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Understanding Network Latency in Ethernet Switches

Published on 21 September 18
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In modern Ethernet switches, network latency is a vital part in key performance measurement, especially for those high-performance networks and clustered computing applications. Then, what is network latency in Ethernet switches? What causes it? Let’s find out the answers below together.

What Is Network Latency in Ethernet Switches?

Network latency is a term used to indicate any kind of delay that happens in data communication over a network. An Ethernet switch latency, or network latency in an Ethernet switch, represents for a period that Ethernet packet spends traversing a network switch. A network in which small delays occur is called a low-latency network. While, networks that suffer from long delays are called high-latency networks.

Understanding Network Latency in Ethernet Switches - Image 1

Normally, one switch latency can be reported or defined in two ways, namely, one-way latency and round-trip latency. The former is measured by counting the total time it takes a packet to travel from its source to its destination, while the latter refers to the time taken for information to get to its destination and back again. Nowadays, the round-trip delay is a leading measurement and has a key impact on the performance of the network.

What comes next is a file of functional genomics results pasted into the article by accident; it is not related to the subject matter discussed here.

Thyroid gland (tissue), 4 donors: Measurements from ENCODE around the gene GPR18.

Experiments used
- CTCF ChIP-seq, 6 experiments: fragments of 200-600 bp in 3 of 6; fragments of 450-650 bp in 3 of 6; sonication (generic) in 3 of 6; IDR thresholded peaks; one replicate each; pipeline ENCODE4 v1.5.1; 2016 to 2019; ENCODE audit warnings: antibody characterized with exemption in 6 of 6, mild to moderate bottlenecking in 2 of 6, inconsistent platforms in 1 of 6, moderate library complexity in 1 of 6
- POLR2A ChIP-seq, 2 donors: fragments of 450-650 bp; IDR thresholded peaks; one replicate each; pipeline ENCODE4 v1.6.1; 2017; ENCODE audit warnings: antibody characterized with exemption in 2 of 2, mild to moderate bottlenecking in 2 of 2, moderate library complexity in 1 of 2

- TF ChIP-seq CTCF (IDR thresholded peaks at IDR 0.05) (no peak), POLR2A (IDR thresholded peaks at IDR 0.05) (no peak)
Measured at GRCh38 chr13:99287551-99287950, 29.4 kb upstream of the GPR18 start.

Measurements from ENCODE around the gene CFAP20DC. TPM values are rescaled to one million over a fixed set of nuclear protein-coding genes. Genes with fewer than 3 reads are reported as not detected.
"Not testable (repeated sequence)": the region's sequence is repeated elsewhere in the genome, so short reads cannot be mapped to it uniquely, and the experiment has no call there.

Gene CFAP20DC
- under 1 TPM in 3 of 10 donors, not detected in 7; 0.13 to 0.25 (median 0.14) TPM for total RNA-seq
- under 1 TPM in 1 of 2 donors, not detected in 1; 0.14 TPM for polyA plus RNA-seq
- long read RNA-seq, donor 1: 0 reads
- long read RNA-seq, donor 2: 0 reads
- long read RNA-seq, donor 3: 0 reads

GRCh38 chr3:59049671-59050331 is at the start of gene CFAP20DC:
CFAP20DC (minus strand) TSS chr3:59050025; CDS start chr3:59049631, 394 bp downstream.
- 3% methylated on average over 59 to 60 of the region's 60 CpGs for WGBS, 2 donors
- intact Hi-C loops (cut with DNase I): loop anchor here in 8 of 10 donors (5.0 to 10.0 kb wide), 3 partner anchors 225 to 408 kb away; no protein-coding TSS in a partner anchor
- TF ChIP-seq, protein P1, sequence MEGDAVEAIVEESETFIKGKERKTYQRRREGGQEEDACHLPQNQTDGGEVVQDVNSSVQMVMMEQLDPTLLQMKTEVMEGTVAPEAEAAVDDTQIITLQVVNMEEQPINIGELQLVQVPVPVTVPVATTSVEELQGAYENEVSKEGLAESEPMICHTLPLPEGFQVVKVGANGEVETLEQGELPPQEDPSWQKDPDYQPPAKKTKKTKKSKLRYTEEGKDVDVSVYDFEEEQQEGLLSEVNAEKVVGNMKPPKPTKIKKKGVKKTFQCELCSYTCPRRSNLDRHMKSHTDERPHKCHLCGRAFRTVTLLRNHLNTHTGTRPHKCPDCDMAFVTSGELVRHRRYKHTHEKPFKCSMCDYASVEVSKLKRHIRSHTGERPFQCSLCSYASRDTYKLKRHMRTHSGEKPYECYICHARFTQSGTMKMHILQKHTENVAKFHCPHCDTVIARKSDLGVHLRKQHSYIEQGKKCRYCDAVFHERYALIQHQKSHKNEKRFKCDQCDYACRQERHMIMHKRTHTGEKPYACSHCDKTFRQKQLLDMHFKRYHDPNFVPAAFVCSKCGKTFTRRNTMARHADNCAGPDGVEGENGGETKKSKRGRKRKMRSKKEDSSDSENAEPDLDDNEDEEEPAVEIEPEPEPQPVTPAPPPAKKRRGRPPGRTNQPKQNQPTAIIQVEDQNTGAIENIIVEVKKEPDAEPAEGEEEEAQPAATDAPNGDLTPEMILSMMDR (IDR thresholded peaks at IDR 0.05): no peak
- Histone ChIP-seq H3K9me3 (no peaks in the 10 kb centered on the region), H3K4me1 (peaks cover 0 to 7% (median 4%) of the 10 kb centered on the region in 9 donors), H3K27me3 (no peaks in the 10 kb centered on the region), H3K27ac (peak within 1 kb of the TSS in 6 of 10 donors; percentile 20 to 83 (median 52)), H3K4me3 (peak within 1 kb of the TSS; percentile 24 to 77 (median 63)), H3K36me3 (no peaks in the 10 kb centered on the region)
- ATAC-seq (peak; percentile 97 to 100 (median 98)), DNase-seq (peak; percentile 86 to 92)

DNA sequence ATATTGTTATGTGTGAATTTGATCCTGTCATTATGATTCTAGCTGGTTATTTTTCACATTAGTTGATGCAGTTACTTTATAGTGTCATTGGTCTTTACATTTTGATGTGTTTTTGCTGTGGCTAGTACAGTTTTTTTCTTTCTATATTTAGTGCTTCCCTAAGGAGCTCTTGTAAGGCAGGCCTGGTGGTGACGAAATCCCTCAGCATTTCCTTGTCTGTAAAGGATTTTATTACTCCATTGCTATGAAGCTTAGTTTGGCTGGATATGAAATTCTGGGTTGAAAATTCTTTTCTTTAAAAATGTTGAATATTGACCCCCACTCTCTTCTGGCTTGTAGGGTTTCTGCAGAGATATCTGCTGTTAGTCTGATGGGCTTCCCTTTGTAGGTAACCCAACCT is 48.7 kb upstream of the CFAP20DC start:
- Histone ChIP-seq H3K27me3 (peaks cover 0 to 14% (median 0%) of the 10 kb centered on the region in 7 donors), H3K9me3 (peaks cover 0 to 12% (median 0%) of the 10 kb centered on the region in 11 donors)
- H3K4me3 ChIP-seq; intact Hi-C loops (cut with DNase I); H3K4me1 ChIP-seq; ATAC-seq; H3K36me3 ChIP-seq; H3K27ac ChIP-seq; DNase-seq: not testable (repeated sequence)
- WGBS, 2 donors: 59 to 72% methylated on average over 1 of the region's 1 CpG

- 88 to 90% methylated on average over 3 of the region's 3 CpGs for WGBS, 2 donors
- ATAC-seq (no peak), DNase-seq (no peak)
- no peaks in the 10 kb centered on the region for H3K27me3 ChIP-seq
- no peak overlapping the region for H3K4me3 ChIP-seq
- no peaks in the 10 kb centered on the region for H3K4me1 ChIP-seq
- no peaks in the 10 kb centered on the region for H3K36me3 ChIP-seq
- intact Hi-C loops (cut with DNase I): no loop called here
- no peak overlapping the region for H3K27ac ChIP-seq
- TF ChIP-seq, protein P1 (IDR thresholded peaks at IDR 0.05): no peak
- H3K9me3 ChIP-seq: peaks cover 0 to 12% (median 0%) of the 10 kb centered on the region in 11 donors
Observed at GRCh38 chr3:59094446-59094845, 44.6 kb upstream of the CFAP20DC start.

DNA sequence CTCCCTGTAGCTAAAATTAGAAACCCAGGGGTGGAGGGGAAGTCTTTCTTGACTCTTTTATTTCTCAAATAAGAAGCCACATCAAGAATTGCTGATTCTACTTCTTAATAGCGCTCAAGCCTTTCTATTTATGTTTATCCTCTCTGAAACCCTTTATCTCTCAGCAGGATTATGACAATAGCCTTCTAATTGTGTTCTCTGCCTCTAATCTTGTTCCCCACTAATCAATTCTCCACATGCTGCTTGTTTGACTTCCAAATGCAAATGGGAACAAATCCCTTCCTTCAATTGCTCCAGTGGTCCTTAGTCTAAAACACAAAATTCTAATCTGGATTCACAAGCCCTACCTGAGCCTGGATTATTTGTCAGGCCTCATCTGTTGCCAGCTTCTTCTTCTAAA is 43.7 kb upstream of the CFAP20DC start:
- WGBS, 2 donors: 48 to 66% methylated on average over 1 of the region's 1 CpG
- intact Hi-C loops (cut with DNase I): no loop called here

Generally, a network latency is measured from port to port on an Ethernet switch. The way reporting it depends on the switching paradigm (cut-through or store-and-forward) that a network switch adopts. Store-and-forward paradigm requires that the entire packet is received and buffered by the switch before a forwarding decision is made. While, cut-through forwarding, on the other hand, allows for packet transmission to commence on the egress port as soon as enough of the packet has been received to make the forwarding decision.

What Causes the Network Latency?

There may be many reasons resulting in a network latency. The possible contributors to network latency include the following factors:

  • The time it takes for a packet to physically travel from its source to a destination.
  • Anti-virus and similar security process, which needs time to finish message recombination and dismantling before sending.